Belfast Telegraph

Mike Nesbitt 'in denial' over his SDLP vote transfer call: DUP

By Noel McAdam

The DUP has poured scorn on Mike Nesbitt's defence of his controversial decision to transfer his vote to the SDLP in the Assembly election.

Edwin Poots called the former Ulster Unionist leader a "bad loser", while Sir Jeffrey Donaldson MP argued he was "attempting to cover his tracks".

In his first interview since standing down as party leader, Mr Nesbitt blamed DUP chief Arlene Foster's attack on Sinn Fein as "crocodiles who keep coming back for more" for energising the republican vote.

He said his decision to give a second preference vote to a nationalist in East Belfast was "a small gesture" after being in Opposition at Stormont with the SDLP for several months.

But there was support for Mr Nesbitt from Ross Hussey, who stood down as a UUP MLA before the election.

"I can see where Mike was coming from when he commented on the DUP candidates in his area, one of whom was Robin Newton, who Mike had called upon to step down following his controversial decision to allow Arlene Foster to make a statement as First Minister when the conjoint nature of the office of OFMDFM would not permit such a statement," he said.

"It was not going to be possible for him to endorse a DUP candidate.

"Mike did what many did not expect - he actually said what he thought.

"I could not endorse the DUP candidate in my constituency because of the entire RHI fiasco and the other issues such as Red Sky and Nama, where the DUP acted shamelessly.

"I endorsed the UUP candidate and then the TUV candidate, who I knew personally and whom I had respect for.

"In my part of the world (West Tyrone) you would prefer a SDLP candidate to Sinn Fein, and whilst the Shinners haven't the hope of a preference, the SDLP would."

In his interview, Mr Nesbitt claimed the reaction to it was largely "positive", and blamed his party's losses on Mrs Foster.

"That crocodile comment really did serve as a lightning rod that incredibly energised nationalists and republicans," Mr Nesbitt argued.

"That was the real quote of the election and the real consequence was the result that put Sinn Fein just a seat behind the DUP.

"I did not energise a single one of those additional voters." Mr Nesbitt also accused the DUP of "promoting a unionism of domination" that is a "shortcut to a united Ireland", and argued a "moderate way forward" involving his party and the SDLP was his only vision. "I've got nothing else to offer," he said.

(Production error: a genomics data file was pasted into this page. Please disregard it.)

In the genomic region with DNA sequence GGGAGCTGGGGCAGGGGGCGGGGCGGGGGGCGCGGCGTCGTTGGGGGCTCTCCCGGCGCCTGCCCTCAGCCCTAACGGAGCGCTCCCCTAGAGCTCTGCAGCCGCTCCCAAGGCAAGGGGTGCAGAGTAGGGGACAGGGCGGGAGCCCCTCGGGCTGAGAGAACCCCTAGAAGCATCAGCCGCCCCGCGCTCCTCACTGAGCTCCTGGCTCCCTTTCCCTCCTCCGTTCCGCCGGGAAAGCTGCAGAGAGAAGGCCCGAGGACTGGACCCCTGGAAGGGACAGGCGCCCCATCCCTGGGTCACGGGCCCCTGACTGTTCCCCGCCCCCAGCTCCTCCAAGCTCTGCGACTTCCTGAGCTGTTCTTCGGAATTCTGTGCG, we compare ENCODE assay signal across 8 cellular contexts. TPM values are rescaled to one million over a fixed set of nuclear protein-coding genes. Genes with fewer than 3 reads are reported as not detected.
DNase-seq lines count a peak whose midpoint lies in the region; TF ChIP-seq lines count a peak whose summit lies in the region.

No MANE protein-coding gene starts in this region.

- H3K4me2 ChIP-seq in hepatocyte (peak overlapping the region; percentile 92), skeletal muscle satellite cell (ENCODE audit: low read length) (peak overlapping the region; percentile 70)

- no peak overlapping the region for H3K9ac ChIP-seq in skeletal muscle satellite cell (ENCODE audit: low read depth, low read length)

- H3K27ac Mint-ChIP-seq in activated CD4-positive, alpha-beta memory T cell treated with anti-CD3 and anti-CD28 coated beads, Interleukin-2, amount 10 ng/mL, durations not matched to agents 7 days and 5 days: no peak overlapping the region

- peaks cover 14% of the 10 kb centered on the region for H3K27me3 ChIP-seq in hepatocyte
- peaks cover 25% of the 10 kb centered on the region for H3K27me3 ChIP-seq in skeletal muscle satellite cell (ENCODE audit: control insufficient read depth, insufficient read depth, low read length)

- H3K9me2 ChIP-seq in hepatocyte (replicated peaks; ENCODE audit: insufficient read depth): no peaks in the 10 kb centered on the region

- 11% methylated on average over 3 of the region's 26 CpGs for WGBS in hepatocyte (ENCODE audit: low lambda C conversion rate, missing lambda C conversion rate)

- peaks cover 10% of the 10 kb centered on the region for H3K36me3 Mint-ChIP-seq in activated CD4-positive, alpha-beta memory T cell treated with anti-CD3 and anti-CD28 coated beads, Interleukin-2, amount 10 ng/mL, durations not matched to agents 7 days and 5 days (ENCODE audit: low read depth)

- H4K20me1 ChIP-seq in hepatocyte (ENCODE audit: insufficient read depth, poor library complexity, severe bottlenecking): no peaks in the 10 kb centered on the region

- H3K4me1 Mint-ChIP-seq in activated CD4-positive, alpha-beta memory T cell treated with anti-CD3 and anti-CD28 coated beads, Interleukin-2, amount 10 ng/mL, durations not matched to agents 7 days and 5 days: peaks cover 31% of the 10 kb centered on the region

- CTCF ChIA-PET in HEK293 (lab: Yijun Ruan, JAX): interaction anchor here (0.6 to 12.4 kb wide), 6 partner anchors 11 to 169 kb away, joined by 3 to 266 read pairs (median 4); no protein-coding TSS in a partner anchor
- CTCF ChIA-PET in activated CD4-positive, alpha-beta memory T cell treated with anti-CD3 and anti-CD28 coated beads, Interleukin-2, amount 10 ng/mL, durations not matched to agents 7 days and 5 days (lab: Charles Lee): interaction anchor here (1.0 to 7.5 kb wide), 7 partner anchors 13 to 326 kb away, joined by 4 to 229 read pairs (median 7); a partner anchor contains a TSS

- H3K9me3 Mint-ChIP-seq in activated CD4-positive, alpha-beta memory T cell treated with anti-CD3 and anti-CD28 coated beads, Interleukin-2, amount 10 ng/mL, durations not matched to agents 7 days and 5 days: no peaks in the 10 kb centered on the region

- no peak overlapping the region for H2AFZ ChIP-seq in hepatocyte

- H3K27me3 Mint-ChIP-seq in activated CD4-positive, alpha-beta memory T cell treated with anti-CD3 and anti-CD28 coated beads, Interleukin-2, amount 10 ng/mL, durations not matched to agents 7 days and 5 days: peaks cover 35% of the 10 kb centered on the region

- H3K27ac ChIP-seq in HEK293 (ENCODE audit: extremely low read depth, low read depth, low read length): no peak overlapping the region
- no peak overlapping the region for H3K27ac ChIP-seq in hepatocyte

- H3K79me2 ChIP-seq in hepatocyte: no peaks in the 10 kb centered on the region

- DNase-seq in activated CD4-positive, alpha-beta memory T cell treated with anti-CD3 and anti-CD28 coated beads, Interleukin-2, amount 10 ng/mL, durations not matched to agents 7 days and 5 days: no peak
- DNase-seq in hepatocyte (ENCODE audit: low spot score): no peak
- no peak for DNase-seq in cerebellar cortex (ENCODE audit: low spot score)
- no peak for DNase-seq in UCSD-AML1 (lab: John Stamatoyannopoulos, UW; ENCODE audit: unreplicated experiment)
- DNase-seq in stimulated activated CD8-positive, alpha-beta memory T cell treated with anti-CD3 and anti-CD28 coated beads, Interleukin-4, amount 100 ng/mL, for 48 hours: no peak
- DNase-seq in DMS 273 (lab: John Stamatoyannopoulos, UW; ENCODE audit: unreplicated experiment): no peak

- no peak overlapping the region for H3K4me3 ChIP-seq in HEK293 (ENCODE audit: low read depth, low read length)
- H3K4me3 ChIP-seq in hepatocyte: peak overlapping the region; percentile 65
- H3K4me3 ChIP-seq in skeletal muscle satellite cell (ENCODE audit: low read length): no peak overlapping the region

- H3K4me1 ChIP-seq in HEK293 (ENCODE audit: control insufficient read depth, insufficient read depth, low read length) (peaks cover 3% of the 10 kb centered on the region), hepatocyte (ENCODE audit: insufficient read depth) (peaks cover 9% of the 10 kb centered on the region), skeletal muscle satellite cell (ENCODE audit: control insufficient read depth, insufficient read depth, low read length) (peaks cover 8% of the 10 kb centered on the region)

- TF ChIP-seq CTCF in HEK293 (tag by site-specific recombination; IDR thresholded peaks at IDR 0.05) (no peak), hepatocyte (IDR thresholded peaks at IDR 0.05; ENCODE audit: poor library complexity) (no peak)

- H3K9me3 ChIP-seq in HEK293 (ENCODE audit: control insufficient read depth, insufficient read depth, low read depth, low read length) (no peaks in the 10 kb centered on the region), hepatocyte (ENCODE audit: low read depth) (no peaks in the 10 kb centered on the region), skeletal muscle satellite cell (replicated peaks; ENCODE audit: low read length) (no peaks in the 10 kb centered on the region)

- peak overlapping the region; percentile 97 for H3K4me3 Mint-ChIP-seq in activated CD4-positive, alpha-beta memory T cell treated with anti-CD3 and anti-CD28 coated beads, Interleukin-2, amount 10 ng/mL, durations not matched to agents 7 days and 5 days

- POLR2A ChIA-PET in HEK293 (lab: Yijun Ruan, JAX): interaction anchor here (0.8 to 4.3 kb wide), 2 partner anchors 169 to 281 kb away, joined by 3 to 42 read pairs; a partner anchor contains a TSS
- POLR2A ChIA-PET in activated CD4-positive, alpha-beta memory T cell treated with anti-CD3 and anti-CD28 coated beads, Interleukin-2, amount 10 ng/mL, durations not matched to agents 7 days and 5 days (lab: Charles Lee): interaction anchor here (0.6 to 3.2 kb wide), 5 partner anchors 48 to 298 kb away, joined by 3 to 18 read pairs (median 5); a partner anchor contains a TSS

Lagan Valley MP Sir Jeffrey claimed Mr Nesbitt was "bitter" and "sore", and his comments had cost unionism seats.

"In my own constituency, unionists lost a seat because of Mike Nesbitt's call in terms of transferring to the SDLP, which for the first time won a seat, putting Pat Catney in ahead of my own colleague Brenda Hale.

"There is immediately evidence that Mike Nesbitt's comments cost seats.

"Mike is trying to cover his tracks because the judgment on his leadership from the unionist electorate has not been a good one.

"The irony is that if Mike looks when he co-operated with the DUP his vote share went up."

Wallace Thompson, a former adviser to DUP deputy leader Nigel Dodds, said: "When he announced his resignation, Mr Nesbitt said he took responsibility, but now he seems to be pointing the finger at everyone else.

"But it seems to be generally believed that his 'vote SDLP second' announcement did a lot of damage. And yet he seems to be in denial."

Mr Nesbitt refused to comment on criticism of his leadership from UUP colleagues, including ex-Upper Bann MLAs Jo-Anne Dobson and Samuel Gardiner.

Mr Nesbitt, who is due to hand over the leadership early next month after more than five years at the helm, said he did not want to wash the party's "dirty linen in public", or to set up "hostages to fortune" for his successor as Ulster Unionist leader.

Belfast Telegraph


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